Collaborator Contribution Extensive experimnetal collaboration, significant scientific dialog, and experiments mostly performed by rsesearchers funded from collaborators lab.
Impact Publication: Ellis et al, PMID: 20600851
Start Year 2007
 
Description Commercial service collaboration - Novartis 
Organisation Novartis
Country Global 
Sector Private 
PI Contribution We tested several compounds for their ability to inhibit PTEN in vitro
Collaborator Contribution It motivated us to test several control compounds as inhibitors of the tumour suppressor phosphatase PTEN
Impact We obtained scientifically valuable data from several control compounds and supplied data to Novartis regarding their test compounds.
Start Year 2011
 
Description DSTT Pharameutical Consortium 
Organisation Dundee Signal Transduction Therapy (DSTT) Consortium
Country United Kingdom 
Sector Academic/University 
PI Contribution The collaboration is funded by a pharmaceutical consortium, supporting several activities including a research Division sited in the University of Dundee College of Life Sciences. From 1998-2012 this was overseen by the co-directors, Peter Downes, the original PI on this grant and Professors Philip Cohen and Dario Alessi. Dr Leslie and Prof Downes and their research groups also provided advice and expertise to the consortium companies. Since the last renewal of the collaboration in 2012, the grant holders have not been formally involved but occasionally act as informal consultants to the consortium companies, the last instance being in October 2013.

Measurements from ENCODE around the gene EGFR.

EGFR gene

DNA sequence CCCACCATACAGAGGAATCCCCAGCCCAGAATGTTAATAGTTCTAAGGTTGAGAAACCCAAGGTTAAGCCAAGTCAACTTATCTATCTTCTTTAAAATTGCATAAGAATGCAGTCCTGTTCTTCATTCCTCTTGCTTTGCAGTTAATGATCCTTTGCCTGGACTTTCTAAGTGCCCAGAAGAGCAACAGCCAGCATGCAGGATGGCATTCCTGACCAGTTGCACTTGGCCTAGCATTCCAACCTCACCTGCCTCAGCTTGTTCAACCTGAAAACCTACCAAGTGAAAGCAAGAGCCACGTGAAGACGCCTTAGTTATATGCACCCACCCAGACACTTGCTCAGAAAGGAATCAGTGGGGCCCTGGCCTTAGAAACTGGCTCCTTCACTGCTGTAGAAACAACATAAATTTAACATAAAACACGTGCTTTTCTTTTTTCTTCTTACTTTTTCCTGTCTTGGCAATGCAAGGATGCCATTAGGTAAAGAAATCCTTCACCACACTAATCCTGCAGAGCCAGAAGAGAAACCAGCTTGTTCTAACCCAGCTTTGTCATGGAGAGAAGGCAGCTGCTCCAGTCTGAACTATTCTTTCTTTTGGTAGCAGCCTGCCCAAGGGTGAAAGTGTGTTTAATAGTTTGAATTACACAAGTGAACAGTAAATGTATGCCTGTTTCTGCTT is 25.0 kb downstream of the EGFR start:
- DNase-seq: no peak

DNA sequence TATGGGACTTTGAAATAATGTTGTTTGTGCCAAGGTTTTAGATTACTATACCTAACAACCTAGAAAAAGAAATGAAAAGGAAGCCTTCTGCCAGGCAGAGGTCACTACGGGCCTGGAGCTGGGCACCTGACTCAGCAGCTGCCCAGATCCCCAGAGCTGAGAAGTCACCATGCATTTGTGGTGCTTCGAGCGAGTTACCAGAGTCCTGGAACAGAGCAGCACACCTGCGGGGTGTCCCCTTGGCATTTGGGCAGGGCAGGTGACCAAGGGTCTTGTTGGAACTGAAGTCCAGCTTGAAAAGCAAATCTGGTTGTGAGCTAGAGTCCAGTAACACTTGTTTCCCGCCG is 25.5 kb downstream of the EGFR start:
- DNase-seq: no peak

Collaborator Contribution We have had occasional access to novel compounds from these pharmaceutical collaborators for use as experimental enzyme inhibitors in our research. Extensive interactions with the pharmaceutical collaborators has also been effectiove in broadening the translational training of the research team.
Impact The collaboration has supported the drug discovery efforts of 6 major global pharmaceutical companies in the field of PI 3-Kinase signalling, an extrememly active area, especially for cancer. The collaboration has supported 2 or 3 research posts in the core CPD/NRL labs since its inception in 1998 contributing to many of the CPD lab publications over this time. It has also funded a level of around ten active laboratory positions since 1998, with these trained staff going into further academic and commercial positions.
 
Title Lipid kinase selectivity screen